Holloween Pennant DragonflyHalloween Pennant Dragonfly

And many water lilies blooming, some of them in very pretty light:

Water LilyWater Lily

MINWR can be quiet through the hot part of the year and the times I checked on it this summer, I saw few birds / wildlife. Conditions were poor with little rainfall for long periods followed by some huge fires along Black Point Wildlife Drive.

On the other hand, Lake Apopka’s been a wonderful place to visit this summer.  It’s a shame I didn’t go over there more often.  Not too long ago, the lake was polluted with farm runoff.  Restoration efforts and the opening of the wildlife drive about two years ago have made it a premier nature and wildlife destination in Central Florida.

It’s about the same distance from me as MINWR.  I’m going to make a point of visiting more often.  If you haven’t been recently – go.

You can see more Lake Apopka images in this folder on Flickr.  And MINWR photos in this folder.

Thanks for stopping by and reading my blog.  Now – go make some photos!

©2017, Ed Rosack. All rights reserved

In the yard

Good morning, good readers!

I’ve been busy recently learning all about the Raspberry Pi computer and using it on a project for our home.  It’s incredible how much capability you can buy today for $35.  Anyway, the project (especially learning to code in Python!) has left me with little time for photo excursions.  So this week I’ll have to show you some photos I managed to make from our yard.

I made this first photo standing on our front walk, just before last month’s full moon.  I like the way the sun was hitting the clouds.  It’s a single frame, handheld, and slightly underexposed to keep detail showing on the moon.

Pretty moon tonightPretty moon tonight

Lynn put a small statue of St. Francis in our front flower garden.  This brown anole likes to bask there in the morning sun.

St. Francis and the lizard 2St. Francis and the lizard

And last, an update on our backyard visitors.  The cardinal pair built a nest on our neighbor’s patio and raised one chick that’s now fledged and fully grown.

But for the last couple of weeks, we haven’t seen too many smaller birds in the yard.  Perhaps it’s due to this:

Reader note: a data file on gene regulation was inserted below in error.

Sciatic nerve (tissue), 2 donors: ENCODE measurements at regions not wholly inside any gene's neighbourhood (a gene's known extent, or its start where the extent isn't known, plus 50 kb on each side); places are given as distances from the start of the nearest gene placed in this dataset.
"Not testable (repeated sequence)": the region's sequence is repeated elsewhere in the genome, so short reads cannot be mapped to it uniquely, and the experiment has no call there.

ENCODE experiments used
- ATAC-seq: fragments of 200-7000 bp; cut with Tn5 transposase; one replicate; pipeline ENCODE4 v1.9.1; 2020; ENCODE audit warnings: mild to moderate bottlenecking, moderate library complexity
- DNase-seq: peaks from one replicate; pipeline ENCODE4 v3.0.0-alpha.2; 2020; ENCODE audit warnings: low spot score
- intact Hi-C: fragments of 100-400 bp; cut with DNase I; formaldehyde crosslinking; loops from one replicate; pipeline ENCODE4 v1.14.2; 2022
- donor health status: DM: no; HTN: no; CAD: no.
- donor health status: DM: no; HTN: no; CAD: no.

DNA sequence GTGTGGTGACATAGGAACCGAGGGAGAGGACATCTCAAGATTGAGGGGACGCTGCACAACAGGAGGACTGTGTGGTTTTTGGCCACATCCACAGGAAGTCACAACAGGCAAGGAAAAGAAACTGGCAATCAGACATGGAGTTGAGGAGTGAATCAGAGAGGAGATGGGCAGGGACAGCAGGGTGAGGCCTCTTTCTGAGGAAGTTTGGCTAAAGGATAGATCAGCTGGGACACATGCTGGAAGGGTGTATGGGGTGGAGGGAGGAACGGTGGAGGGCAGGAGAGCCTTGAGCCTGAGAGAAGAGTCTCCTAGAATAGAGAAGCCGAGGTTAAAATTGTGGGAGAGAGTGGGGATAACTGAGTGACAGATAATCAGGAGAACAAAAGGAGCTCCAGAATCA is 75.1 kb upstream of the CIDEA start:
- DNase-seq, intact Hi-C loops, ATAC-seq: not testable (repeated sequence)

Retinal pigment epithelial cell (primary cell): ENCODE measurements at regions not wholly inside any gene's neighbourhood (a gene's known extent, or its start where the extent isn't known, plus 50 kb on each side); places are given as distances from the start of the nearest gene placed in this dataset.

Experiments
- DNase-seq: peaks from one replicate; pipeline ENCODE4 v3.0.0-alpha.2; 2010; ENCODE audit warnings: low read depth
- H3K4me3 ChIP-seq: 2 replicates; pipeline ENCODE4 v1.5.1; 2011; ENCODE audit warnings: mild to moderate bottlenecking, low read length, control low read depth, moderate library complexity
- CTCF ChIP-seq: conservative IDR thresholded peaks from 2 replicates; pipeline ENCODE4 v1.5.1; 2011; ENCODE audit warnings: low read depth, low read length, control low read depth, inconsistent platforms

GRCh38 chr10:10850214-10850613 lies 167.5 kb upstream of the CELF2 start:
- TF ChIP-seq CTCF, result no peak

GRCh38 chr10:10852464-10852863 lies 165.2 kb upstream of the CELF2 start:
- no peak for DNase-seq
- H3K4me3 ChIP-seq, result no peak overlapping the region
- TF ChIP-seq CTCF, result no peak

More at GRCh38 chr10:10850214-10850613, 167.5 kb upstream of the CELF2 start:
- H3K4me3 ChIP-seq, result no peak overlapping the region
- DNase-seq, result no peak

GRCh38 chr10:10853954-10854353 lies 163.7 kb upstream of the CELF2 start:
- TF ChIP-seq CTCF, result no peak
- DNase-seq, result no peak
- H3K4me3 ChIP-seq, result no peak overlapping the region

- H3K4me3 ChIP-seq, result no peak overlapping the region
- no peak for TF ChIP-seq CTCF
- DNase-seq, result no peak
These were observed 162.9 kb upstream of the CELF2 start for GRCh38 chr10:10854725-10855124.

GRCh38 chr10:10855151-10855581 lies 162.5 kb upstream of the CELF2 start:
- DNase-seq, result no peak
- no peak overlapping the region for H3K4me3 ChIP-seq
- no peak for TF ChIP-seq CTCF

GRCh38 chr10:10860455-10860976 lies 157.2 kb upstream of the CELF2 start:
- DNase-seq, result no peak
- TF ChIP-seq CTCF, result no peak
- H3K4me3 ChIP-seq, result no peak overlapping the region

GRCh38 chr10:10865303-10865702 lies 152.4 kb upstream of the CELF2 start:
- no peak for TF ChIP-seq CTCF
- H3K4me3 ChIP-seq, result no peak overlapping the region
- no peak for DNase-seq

The hawk on the lamp postThe hawk on the lamp-post

I’ve seen this Red-shouldered Hawk sitting on the lamp-post on several mornings recently.  It doesn’t seem to scare the lizards, but small birds don’t like having it around.

By the way, the basics of my Raspberry Pi project are working, so I should  have more time now for photography.

Thanks for stopping by and reading my blog. Now, go make some photos!

©2016, Ed Rosack. All rights reserved.

Nikon D7000 Sample Images

So far, I’m very pleased with the Nikon D7000. I’ve posted a few sample photos on Flickr in this set.  They were all uploaded at full resolution and all but this one of a very cooperative Red-Shouldered Hawk are un-cropped.

Red-shouldered Hawk, D7000 at ISO 220, full resolution, cropped

Red-shouldered Hawk, D7000 at ISO 220

I haven’t had a chance to do any direct comparisons, but the D7000 results seem very good all the way up to ISOs above 1000.  With the D90 I’ve been reluctant to use anything above ISO 800.

The photos I’ve posted so far were all made in JPG.  I took them in RAW+JPG mode, but so far Adobe Camera Raw and Nikon  CaptureNX2 can not process the RAW files.  To do a real comparison of the performance at different ISOs, I’d like to use the RAW files without any adjustments.  A project for another day.

©2010, Ed Rosack. All rights reserved.